Tuition Freeze Is Not Proper Answer to College Affordability Problem Given Large, Continuous Budget Cuts

By Ashley Spalding
February 17, 2016

With the steep increases in tuition at Kentucky’s public universities and community colleges in recent years, a state mandated tuition freeze as proposed in SB 75 might sound like a good idea. But even with past tuition increases, the state’s higher education institutions are facing significant funding shortfalls once the growth in fixed costs like health insurance and utilities, on top of General Fund cuts, are taken into consideration.

Even while additional state cuts to higher education are being proposed, proponents of a tuition freeze assert that Kentucky’s public universities read more

What Would Budget Cuts to the Attorney General and Board of Elections Mean?

By Ashley Spalding
February 15, 2016

Many Kentuckians may not be aware of the important role that some state agencies play in our everyday lives. When we hear about proposed cuts to the Attorney General, Secretary of State or the Board of Elections, for instance, we may not be particularly concerned. But these agencies play critical roles in protecting the public and safeguarding democracy in our state.

Kentucky’s Attorney General is tasked with:

Addressing Kentucky’s drug epidemic through enforcement and by directing settlement proceeds to drug treatment programs. Prosecuting crimes — i.e., public corruption investigations and read more

Infographic: Budget Cuts Have Costs and Consequences

By Kenny Colston
February 10, 2016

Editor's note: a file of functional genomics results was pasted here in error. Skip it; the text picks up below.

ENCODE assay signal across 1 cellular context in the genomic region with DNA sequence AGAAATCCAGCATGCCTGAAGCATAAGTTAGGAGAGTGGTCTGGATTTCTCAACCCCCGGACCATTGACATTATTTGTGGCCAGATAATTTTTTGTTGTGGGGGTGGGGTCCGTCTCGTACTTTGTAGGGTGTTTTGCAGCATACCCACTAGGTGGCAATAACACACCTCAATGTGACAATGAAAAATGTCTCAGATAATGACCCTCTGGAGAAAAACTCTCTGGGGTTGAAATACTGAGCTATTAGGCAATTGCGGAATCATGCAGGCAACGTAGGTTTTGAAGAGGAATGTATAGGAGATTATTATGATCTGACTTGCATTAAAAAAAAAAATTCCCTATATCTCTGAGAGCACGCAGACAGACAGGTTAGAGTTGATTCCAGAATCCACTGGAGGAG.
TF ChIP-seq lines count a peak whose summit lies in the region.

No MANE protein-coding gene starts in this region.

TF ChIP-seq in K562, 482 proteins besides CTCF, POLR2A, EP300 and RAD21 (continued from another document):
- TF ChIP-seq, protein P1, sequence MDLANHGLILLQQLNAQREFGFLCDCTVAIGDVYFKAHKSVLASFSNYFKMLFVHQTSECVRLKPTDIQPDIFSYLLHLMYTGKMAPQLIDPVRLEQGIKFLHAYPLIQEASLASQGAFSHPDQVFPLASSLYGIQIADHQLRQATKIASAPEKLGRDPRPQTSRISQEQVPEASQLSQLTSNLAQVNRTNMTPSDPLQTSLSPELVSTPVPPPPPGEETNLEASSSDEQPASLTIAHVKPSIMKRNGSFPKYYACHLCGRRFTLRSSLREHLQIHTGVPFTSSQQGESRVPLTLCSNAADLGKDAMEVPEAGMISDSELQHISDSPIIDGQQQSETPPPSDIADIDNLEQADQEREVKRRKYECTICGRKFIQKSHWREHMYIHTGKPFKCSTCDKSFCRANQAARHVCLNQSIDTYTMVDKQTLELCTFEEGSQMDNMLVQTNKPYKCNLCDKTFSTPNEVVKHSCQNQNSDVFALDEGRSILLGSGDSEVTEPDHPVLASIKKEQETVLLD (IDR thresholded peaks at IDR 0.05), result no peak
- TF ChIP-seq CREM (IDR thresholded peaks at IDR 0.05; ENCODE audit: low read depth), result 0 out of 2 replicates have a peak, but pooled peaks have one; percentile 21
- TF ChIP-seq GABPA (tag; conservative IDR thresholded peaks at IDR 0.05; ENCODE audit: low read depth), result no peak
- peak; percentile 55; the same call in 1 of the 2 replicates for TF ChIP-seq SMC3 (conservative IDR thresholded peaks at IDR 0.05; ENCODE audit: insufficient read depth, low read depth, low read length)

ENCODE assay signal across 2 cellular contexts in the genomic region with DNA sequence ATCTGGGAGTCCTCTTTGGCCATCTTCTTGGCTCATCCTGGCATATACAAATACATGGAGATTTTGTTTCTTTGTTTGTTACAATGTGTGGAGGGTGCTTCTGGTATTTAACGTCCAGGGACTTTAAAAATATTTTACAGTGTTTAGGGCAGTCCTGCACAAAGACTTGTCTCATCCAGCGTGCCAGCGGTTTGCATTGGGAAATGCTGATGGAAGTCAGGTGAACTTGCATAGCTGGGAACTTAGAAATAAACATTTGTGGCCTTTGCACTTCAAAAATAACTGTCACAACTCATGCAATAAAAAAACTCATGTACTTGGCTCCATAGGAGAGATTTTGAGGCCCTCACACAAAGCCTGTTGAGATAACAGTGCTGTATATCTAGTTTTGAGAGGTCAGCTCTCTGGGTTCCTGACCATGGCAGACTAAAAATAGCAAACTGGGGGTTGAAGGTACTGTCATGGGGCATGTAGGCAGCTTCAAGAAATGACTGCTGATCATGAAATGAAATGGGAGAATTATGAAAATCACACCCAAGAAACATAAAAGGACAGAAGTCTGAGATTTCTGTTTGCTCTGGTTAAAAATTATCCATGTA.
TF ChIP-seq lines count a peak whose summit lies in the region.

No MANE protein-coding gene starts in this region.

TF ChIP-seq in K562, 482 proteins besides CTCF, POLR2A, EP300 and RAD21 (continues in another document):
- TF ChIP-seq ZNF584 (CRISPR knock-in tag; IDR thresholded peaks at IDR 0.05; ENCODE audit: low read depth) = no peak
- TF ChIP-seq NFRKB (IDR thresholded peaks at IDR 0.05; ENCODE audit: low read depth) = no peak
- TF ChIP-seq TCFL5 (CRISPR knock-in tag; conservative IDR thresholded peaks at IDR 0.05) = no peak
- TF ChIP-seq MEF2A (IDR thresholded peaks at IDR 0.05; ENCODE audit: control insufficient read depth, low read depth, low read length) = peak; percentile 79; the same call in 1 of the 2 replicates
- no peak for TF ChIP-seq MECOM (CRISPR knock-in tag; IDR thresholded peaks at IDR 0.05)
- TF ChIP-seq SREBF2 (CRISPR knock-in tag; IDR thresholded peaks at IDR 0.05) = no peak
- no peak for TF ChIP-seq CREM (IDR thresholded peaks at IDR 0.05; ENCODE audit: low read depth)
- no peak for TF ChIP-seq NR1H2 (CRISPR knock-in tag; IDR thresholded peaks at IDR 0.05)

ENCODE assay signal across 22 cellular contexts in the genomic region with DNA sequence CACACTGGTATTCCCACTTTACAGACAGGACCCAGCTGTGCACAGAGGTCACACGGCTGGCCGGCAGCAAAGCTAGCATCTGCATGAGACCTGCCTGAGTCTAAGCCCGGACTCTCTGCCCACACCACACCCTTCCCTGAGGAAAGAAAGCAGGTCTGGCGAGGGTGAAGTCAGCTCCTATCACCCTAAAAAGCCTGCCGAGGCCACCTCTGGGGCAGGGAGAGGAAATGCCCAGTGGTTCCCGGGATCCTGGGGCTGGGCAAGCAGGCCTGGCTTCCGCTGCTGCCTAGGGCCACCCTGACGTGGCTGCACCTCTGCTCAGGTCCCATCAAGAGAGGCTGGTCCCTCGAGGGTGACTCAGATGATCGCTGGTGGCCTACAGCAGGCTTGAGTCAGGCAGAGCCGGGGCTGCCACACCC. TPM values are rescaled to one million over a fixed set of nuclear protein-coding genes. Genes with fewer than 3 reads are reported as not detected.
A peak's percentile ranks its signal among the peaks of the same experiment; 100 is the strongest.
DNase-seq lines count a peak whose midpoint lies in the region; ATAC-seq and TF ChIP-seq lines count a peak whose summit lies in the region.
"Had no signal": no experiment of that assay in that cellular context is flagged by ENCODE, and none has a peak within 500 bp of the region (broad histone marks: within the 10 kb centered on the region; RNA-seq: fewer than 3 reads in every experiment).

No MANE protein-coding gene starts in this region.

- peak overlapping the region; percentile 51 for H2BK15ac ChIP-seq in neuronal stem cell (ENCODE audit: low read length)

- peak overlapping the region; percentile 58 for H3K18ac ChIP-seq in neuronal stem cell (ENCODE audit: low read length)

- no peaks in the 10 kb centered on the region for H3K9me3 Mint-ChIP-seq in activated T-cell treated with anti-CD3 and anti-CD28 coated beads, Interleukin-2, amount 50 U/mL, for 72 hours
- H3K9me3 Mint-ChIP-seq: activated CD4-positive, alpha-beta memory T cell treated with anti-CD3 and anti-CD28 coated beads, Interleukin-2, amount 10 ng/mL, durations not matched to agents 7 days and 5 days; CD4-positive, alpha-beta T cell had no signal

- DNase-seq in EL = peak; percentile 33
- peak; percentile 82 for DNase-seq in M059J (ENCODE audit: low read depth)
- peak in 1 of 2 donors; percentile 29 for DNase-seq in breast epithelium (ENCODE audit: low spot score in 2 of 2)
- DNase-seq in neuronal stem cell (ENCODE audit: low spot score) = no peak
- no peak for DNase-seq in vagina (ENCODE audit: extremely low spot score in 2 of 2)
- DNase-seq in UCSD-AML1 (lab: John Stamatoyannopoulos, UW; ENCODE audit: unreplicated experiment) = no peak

Governor Bevin’s budget includes nine percent across the board cuts to most state services. If these cuts go into effect, many areas will have been cut by 15 to 50 percent since 2008. The infographic below highlights some potential harmful effects from such cuts.

Budget Cuts Infographic read more

What’s Not Exempt from Cuts in the Governor’s Budget

By Jason Bailey
February 3, 2016

While a lot of attention has been given to what receives new dollars in the governor’s budget and what’s exempted from additional cuts, less attention has been given to what is not exempt. While the budget bill doesn’t specify exactly where cuts of 9 percent (4.5 percent this fiscal year) will apply, it’s clear which cabinets, agencies and programs are not spared from potential cuts.

Below is a partial list of areas that are vulnerable to the cuts. If certain programs or agencies are spared, even deeper cuts will need read more

Raising Minimum Wage Would Reduce Spending on Medicaid

By Dustin Pugel
December 4, 2015

Those advocating to scale back Kentucky’s highly-successful Medicaid expansion cite a concern about its cost to the state. One way to help buffer costs would be to raise the minimum wage in Kentucky to $10.10 per hour, which would reduce the state’s spending on Medicaid by an estimated $34 million each year according to research by the Center for American Progress.

An increase of the minimum wage to $10.10 would directly impact an estimated 304,000 Kentucky workers, 16,700 of whom would see their earnings increase to the point that they read more